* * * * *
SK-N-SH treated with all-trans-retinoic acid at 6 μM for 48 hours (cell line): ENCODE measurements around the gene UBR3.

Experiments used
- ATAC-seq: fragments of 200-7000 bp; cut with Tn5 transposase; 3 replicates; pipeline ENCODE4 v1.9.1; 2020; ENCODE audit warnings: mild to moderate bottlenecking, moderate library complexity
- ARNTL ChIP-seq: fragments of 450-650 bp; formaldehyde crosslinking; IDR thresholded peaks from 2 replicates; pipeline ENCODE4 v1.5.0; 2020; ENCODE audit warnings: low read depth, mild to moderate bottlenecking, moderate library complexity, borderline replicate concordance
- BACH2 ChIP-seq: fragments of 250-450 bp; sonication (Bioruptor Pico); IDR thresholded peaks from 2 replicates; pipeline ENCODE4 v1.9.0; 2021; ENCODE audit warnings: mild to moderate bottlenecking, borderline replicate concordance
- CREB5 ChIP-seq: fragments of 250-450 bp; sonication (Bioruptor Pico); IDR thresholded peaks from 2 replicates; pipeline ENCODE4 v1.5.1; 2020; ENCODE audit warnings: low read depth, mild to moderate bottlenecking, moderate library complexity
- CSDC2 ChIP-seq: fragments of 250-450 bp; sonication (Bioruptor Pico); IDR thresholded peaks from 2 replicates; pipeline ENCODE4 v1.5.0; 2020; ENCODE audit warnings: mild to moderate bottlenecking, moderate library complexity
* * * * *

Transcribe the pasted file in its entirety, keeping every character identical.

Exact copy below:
SK-N-SH treated with all-trans-retinoic acid at 6 μM for 48 hours (cell line): ENCODE measurements around the gene UBR3.

Experiments used
- ATAC-seq: fragments of 200-7000 bp; cut with Tn5 transposase; 3 replicates; pipeline ENCODE4 v1.9.1; 2020; ENCODE audit warnings: mild to moderate bottlenecking, moderate library complexity
- ARNTL ChIP-seq: fragments of 450-650 bp; formaldehyde crosslinking; IDR thresholded peaks from 2 replicates; pipeline ENCODE4 v1.5.0; 2020; ENCODE audit warnings: low read depth, mild to moderate bottlenecking, moderate library complexity, borderline replicate concordance
- BACH2 ChIP-seq: fragments of 250-450 bp; sonication (Bioruptor Pico); IDR thresholded peaks from 2 replicates; pipeline ENCODE4 v1.9.0; 2021; ENCODE audit warnings: mild to moderate bottlenecking, borderline replicate concordance
- CREB5 ChIP-seq: fragments of 250-450 bp; sonication (Bioruptor Pico); IDR thresholded peaks from 2 replicates; pipeline ENCODE4 v1.5.1; 2020; ENCODE audit warnings: low read depth, mild to moderate bottlenecking, moderate library complexity
- CSDC2 ChIP-seq: fragments of 250-450 bp; sonication (Bioruptor Pico); IDR thresholded peaks from 2 replicates; pipeline ENCODE4 v1.5.0; 2020; ENCODE audit warnings: mild to moderate bottlenecking, moderate library complexity